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Interview with Sketch Eclectic

On August 13th, duo music group Sketch Eclectic released their debut, full length album Search and Recovery. The album features a variety of sound influences, ranging from light jazz to hard rock. The tracks are filled with emotion and vulnerability, with refreshing honesty and clear personal attachments from the artist.

In celebration of the release, we spoke with Denia and Darin of Sketch Eclectic on their favorite tracks and the process behind creating them. Check out the conversation below!

How did Sketch Eclectic come to be?

Denia: We worked together in two different Knoxville-based cover bands, Soul Candy and the Traffic Jam and Wabi Sabi and the Perfect Fifth. Both bands played at our wedding ceremony in 2015. A few years later, the time was right to combine Darin’s musical arrangements with my poems

Darin: The cover bands fizzled out, and once we had our own songs we realized we worked really well together with just the two of us, and added session musicians to fill out the sound the way we wanted.

What does your writing process look like?

Darin: It depends on the song, but most commonly I have something close to a fully formed musical idea that I give to Denia to see if she is inspired by it - or if she has ideas that already fit the mood of the piece. The process of fitting the music and the words together is the most challenging part.

Denia: Becoming Velveteen, Singin Stones, Tear in Her Voice and Belle in the Jar all began with completed lyrics, and Darin adapted my concept into the style that worked.

What inspired the album name, Search and Recovery?

Denia: Search and Recovery is really a double meaning for us. I was writing about life after loss (and humans experience loss in many forms), and Darin was literally recovering songs he had written 20 years ago. The songs were lost in a hard drive crash, and he’s been slowly rebuilding them from memory.

Of the topics discussed in the album, what are the main takeaways you hope fans gain from listening?

Darin: Life has a way of kicking your ass, and it’s really all about how you pick yourself up from that - whether it’s the loss of someone close to you, or the loss of a couple of years worth of work.

Denia: Grief, hard times and challenges are inevitable. Moving through them (as unwelcome and uncomfortable as they are) can transform you in wonderful ways, too. There’s incredible strength in vulnerability, and you have to keep going.

If you had to pick one song off the album that you have the deepest connection to, which would it be?

Denia: All the songs are deeply personal, but Tear in Her Voice is where I share intimate childhood memories of my Mom, and my newfound strength to move through the world without her.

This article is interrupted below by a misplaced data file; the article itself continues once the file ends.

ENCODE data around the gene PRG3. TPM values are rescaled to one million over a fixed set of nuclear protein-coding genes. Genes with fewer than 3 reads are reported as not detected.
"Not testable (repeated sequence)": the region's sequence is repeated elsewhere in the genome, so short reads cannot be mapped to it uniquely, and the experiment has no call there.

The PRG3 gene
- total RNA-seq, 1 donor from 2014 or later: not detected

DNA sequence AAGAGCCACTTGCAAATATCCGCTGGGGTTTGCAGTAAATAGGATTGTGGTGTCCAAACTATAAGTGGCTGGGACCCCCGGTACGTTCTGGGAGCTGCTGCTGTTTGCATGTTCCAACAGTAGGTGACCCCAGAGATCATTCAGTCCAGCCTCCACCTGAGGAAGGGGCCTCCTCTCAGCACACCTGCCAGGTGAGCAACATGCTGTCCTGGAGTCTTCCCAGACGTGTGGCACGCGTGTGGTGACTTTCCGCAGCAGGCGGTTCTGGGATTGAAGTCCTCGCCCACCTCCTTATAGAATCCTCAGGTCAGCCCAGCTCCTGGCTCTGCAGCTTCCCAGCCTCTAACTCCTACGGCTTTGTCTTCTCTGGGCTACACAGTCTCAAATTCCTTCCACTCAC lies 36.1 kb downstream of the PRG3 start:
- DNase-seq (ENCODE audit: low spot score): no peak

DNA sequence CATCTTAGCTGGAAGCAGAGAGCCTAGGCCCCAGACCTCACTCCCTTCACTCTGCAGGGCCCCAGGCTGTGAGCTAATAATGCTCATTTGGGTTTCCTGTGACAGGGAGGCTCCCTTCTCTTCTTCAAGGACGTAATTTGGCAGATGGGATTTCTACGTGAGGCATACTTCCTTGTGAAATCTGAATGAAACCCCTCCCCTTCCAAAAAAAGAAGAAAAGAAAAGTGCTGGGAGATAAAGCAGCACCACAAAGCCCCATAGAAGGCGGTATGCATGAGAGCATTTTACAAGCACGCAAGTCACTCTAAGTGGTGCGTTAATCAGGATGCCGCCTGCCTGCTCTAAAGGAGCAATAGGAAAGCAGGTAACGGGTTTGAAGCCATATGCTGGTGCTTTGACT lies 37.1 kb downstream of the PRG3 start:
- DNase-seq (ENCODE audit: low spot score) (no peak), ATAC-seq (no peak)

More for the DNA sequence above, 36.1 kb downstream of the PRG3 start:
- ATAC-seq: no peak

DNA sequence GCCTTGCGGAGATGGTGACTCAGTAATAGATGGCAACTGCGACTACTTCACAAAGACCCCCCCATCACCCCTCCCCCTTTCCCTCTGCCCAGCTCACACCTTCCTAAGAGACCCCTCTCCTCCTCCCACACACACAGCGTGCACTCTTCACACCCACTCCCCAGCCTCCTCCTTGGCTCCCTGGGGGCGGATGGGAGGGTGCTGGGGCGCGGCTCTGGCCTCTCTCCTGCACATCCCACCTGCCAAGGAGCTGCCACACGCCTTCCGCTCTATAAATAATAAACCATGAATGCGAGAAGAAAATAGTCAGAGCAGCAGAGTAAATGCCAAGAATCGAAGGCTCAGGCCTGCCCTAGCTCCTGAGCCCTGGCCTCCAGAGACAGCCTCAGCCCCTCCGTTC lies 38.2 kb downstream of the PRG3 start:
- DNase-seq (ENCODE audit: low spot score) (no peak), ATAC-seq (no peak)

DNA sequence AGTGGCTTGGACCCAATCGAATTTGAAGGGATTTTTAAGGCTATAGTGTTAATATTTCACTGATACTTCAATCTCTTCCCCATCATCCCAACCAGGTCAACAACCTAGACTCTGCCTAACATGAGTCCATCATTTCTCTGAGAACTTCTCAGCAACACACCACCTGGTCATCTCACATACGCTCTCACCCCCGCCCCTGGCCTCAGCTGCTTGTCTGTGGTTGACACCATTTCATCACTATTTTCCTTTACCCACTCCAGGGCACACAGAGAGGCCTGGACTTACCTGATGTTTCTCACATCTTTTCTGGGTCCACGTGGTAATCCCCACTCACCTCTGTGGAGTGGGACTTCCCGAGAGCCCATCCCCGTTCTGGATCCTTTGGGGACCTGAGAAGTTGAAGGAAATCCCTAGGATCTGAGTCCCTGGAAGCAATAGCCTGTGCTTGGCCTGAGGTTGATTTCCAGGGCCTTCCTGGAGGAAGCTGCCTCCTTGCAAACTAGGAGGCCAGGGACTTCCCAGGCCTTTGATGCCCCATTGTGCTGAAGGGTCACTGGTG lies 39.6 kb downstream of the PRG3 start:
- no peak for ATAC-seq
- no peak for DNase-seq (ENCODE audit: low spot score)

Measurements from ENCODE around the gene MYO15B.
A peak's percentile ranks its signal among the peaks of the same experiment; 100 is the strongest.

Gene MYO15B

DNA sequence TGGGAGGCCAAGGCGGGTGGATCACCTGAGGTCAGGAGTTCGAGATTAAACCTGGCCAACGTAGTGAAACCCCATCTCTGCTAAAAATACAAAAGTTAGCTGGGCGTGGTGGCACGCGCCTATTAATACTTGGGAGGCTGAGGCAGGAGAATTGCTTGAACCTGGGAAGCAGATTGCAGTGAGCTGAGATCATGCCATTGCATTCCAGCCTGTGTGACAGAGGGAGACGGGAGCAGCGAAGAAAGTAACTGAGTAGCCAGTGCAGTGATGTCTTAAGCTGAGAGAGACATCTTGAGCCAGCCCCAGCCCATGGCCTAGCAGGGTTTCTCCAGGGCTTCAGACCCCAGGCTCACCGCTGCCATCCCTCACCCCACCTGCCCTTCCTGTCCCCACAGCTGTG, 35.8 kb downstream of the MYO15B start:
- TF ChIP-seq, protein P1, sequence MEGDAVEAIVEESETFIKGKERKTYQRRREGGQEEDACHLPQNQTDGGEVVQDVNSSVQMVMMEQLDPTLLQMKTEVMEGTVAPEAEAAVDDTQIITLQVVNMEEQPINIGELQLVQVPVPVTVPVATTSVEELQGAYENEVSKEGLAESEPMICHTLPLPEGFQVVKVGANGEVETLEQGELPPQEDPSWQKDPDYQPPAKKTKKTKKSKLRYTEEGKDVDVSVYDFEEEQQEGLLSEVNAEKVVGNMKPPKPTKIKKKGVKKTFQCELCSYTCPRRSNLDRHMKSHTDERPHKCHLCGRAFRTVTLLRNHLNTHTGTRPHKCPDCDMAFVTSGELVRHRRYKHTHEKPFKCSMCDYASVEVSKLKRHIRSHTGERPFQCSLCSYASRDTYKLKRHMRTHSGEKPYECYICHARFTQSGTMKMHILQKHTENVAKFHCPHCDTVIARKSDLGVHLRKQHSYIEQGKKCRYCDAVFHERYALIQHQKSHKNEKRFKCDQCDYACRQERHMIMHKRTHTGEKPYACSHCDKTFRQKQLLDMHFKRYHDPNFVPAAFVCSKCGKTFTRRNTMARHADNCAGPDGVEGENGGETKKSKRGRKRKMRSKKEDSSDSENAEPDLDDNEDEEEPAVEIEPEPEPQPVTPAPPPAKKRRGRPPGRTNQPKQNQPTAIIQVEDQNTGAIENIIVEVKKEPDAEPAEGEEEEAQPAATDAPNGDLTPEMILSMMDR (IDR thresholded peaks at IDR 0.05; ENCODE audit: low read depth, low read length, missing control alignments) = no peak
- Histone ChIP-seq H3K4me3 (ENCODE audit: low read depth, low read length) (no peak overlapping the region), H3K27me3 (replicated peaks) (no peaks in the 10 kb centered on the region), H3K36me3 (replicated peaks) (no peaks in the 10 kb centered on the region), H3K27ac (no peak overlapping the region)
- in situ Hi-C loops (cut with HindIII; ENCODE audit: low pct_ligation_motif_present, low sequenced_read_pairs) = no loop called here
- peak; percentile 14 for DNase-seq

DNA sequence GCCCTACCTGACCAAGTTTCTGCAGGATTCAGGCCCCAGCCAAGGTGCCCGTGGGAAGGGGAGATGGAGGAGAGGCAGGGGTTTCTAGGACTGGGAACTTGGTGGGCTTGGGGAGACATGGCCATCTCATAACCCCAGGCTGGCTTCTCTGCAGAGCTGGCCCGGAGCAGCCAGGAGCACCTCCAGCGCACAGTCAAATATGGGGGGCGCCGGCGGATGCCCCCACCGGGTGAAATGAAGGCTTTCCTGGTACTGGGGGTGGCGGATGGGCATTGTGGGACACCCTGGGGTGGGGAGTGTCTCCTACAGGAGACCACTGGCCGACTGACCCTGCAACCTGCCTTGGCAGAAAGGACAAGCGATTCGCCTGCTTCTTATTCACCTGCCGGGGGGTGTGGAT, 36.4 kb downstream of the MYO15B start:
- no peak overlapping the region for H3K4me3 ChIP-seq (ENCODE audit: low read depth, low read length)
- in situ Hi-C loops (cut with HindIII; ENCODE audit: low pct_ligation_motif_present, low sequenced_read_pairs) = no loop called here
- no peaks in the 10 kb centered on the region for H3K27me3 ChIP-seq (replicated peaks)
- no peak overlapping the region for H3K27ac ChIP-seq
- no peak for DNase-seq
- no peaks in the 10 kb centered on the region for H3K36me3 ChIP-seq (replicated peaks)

Darin: If I had to pick one, it would be Portraits Rearranged. It’s a rare song that I wrote most of the words for. It’s about my parents, who I haven’t been able to see in a long time because of the pandemic.

What are some of the biggest challenges you have had to face as a duo?

Denia: We weren't always on the same page, and at times we each had to compromise ideas and learn to be flexible.

Darin: Respecting each other’s contributions during the songwriting process, and not assuming that just because I had an idea that it’s the best option. We didn’t really butt heads a lot, but one thing about being married - when you do butt heads, you don’t go back to your separate homes after your writing session is over.

Are there any artists/albums you have been listening to lately?

Denia: I’ve recently been listening to Norah Jones’ new release, Pick Me Up Off the Floor, and Bruce Springsteen’s live album from New Orleans - American Land Edition.

Darin: Aside from our own? One thing they don’t tell you is how many hundreds of times you’ll listen to your own album in the process of making it. Other than that, I’ve actually been revisiting The Beatles Catalogue while reading a biography of Geoff Emerick - who engineered most of their albums. Listening to everything after reading his perspective on it, gives it all a new light.

What’s next for Sketch Eclectic? Do you have any projects in the works?

Darin: Throughout recording Search and Recovery, I never really stopped writing new stuff. There will probably be a new album next year. (Denia’s giving me a dirty look). But in the meantime, we’ll be releasing some covers that show off some of our influences.


Be sure to check out Search and Recovery here!


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